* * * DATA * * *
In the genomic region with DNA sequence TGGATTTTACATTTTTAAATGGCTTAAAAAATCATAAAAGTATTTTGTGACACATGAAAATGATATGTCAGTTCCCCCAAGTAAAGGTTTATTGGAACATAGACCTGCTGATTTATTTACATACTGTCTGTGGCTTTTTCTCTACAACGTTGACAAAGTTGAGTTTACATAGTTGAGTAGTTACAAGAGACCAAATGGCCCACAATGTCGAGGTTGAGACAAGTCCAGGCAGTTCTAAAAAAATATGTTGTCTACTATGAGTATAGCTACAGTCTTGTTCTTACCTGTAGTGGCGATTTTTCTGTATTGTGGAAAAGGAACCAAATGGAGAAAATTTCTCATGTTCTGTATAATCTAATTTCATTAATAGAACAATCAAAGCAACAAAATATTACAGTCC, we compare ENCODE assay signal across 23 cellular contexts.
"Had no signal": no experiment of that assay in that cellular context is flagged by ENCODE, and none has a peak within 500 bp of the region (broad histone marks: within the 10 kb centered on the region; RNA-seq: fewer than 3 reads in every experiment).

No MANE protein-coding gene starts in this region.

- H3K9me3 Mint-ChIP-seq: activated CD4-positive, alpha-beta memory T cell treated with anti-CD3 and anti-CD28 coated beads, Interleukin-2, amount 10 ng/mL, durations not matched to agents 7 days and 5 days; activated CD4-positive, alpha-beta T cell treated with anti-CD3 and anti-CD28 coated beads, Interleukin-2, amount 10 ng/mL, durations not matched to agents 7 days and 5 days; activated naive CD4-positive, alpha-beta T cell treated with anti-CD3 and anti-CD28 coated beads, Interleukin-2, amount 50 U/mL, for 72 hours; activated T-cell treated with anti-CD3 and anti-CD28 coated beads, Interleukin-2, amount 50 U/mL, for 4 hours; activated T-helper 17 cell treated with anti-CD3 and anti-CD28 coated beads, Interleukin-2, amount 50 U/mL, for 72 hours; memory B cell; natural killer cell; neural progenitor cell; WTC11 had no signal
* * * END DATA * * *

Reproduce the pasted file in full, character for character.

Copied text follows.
In the genomic region with DNA sequence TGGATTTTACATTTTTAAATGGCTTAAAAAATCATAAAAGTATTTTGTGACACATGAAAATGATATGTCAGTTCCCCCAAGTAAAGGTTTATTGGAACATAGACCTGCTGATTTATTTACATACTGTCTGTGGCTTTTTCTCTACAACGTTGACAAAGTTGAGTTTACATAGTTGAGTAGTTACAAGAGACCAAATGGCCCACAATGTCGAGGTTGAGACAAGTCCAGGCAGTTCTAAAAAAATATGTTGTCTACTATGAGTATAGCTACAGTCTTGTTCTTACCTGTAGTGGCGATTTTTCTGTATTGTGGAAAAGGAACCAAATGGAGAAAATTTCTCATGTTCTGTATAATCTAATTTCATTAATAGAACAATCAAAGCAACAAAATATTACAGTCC, we compare ENCODE assay signal across 23 cellular contexts.
"Had no signal": no experiment of that assay in that cellular context is flagged by ENCODE, and none has a peak within 500 bp of the region (broad histone marks: within the 10 kb centered on the region; RNA-seq: fewer than 3 reads in every experiment).

No MANE protein-coding gene starts in this region.

- H3K9me3 Mint-ChIP-seq: activated CD4-positive, alpha-beta memory T cell treated with anti-CD3 and anti-CD28 coated beads, Interleukin-2, amount 10 ng/mL, durations not matched to agents 7 days and 5 days; activated CD4-positive, alpha-beta T cell treated with anti-CD3 and anti-CD28 coated beads, Interleukin-2, amount 10 ng/mL, durations not matched to agents 7 days and 5 days; activated naive CD4-positive, alpha-beta T cell treated with anti-CD3 and anti-CD28 coated beads, Interleukin-2, amount 50 U/mL, for 72 hours; activated T-cell treated with anti-CD3 and anti-CD28 coated beads, Interleukin-2, amount 50 U/mL, for 4 hours; activated T-helper 17 cell treated with anti-CD3 and anti-CD28 coated beads, Interleukin-2, amount 50 U/mL, for 72 hours; memory B cell; natural killer cell; neural progenitor cell; WTC11 had no signal